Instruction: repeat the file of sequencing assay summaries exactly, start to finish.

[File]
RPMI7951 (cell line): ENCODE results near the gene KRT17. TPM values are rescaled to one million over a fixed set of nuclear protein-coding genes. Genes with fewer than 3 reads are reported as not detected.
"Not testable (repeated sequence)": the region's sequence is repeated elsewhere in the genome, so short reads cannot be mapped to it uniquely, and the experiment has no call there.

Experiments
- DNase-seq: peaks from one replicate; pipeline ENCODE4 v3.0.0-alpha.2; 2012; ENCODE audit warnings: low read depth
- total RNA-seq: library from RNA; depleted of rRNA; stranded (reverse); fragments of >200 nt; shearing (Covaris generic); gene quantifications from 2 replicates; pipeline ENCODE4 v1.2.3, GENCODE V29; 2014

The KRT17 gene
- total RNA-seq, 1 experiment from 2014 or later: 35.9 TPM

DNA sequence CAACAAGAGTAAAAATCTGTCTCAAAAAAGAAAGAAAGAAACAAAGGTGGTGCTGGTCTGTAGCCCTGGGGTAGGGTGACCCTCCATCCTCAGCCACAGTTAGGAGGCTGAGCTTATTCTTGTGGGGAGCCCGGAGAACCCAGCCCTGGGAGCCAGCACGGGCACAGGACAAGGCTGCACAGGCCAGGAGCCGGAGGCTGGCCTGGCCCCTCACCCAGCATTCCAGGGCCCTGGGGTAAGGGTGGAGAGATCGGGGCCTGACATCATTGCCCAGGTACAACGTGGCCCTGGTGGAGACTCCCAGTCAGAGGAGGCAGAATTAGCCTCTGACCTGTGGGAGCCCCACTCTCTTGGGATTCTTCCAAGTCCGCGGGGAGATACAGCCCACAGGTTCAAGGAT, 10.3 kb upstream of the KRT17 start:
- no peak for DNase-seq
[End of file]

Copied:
RPMI7951 (cell line): ENCODE results near the gene KRT17. TPM values are rescaled to one million over a fixed set of nuclear protein-coding genes. Genes with fewer than 3 reads are reported as not detected.
"Not testable (repeated sequence)": the region's sequence is repeated elsewhere in the genome, so short reads cannot be mapped to it uniquely, and the experiment has no call there.

Experiments
- DNase-seq: peaks from one replicate; pipeline ENCODE4 v3.0.0-alpha.2; 2012; ENCODE audit warnings: low read depth
- total RNA-seq: library from RNA; depleted of rRNA; stranded (reverse); fragments of >200 nt; shearing (Covaris generic); gene quantifications from 2 replicates; pipeline ENCODE4 v1.2.3, GENCODE V29; 2014

The KRT17 gene
- total RNA-seq, 1 experiment from 2014 or later: 35.9 TPM

DNA sequence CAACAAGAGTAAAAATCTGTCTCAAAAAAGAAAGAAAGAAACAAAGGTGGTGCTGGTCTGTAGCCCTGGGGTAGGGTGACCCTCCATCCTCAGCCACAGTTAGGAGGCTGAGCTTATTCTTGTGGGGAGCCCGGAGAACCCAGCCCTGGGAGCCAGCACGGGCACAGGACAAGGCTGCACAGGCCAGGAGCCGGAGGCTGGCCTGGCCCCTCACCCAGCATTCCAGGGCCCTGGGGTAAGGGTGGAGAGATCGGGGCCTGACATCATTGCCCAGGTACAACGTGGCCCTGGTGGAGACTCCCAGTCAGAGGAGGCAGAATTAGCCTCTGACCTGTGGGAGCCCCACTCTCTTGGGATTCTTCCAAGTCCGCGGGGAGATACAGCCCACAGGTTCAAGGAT, 10.3 kb upstream of the KRT17 start:
- no peak for DNase-seq